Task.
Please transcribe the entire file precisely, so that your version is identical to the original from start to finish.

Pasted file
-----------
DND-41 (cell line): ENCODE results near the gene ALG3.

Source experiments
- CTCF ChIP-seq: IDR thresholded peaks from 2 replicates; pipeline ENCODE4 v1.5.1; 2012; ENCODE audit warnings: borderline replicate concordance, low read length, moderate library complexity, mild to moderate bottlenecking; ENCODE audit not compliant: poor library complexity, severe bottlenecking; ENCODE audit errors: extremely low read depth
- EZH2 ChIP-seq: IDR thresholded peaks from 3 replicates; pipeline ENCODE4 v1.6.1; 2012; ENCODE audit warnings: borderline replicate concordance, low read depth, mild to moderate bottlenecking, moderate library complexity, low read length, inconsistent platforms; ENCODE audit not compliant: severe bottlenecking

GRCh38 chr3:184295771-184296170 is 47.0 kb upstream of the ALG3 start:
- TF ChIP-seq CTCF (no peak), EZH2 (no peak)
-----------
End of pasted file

DND-41 (cell line): ENCODE results near the gene ALG3.

Source experiments
- CTCF ChIP-seq: IDR thresholded peaks from 2 replicates; pipeline ENCODE4 v1.5.1; 2012; ENCODE audit warnings: borderline replicate concordance, low read length, moderate library complexity, mild to moderate bottlenecking; ENCODE audit not compliant: poor library complexity, severe bottlenecking; ENCODE audit errors: extremely low read depth
- EZH2 ChIP-seq: IDR thresholded peaks from 3 replicates; pipeline ENCODE4 v1.6.1; 2012; ENCODE audit warnings: borderline replicate concordance, low read depth, mild to moderate bottlenecking, moderate library complexity, low read length, inconsistent platforms; ENCODE audit not compliant: severe bottlenecking

GRCh38 chr3:184295771-184296170 is 47.0 kb upstream of the ALG3 start:
- TF ChIP-seq CTCF (no peak), EZH2 (no peak)